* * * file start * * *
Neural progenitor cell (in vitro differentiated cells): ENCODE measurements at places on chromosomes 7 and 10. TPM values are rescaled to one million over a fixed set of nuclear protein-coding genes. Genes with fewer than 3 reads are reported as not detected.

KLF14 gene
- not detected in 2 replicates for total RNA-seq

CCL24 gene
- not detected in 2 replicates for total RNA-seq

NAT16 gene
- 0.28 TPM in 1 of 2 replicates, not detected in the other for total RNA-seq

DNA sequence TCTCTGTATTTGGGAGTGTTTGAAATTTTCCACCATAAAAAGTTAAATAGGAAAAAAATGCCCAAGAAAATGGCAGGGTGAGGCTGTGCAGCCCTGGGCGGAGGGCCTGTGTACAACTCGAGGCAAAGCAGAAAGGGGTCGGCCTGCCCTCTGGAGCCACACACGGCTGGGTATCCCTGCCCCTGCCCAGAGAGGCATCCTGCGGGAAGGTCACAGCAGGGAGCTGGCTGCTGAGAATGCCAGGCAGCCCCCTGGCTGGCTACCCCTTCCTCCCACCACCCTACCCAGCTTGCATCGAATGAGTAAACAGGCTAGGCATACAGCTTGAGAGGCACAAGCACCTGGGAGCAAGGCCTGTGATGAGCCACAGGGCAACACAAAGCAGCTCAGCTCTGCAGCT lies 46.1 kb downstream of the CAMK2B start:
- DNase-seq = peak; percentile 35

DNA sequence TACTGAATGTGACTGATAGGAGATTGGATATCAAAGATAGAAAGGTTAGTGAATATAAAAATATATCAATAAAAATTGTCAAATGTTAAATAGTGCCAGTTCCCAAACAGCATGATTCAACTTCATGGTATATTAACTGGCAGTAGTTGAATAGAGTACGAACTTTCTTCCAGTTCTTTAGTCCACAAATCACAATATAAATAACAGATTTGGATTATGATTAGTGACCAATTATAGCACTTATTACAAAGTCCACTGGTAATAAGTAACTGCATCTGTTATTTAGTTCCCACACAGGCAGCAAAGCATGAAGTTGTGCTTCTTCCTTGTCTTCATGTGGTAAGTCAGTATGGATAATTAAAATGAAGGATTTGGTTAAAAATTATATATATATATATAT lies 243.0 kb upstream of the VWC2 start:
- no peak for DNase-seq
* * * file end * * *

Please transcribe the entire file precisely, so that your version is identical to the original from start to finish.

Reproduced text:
Neural progenitor cell (in vitro differentiated cells): ENCODE measurements at places on chromosomes 7 and 10. TPM values are rescaled to one million over a fixed set of nuclear protein-coding genes. Genes with fewer than 3 reads are reported as not detected.

KLF14 gene
- not detected in 2 replicates for total RNA-seq

CCL24 gene
- not detected in 2 replicates for total RNA-seq

NAT16 gene
- 0.28 TPM in 1 of 2 replicates, not detected in the other for total RNA-seq

DNA sequence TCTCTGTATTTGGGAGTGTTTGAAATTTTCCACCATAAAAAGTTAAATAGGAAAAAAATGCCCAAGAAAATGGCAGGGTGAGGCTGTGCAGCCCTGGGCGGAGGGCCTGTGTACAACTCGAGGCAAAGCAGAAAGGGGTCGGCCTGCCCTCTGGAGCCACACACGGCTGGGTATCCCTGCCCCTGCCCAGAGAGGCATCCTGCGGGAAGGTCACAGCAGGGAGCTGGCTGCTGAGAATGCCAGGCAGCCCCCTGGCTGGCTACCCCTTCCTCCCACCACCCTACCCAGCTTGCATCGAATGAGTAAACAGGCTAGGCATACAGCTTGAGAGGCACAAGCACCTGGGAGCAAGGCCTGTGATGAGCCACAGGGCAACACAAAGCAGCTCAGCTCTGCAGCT lies 46.1 kb downstream of the CAMK2B start:
- DNase-seq = peak; percentile 35

DNA sequence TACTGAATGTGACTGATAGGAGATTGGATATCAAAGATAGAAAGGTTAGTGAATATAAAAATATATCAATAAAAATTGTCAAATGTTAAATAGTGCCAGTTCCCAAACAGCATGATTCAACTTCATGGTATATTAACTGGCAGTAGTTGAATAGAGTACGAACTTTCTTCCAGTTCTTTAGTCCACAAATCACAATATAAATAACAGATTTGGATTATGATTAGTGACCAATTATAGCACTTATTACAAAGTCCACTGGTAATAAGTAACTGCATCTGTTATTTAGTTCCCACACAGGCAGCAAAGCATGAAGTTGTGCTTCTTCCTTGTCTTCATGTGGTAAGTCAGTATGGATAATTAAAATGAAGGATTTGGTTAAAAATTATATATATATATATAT lies 243.0 kb upstream of the VWC2 start:
- no peak for DNase-seq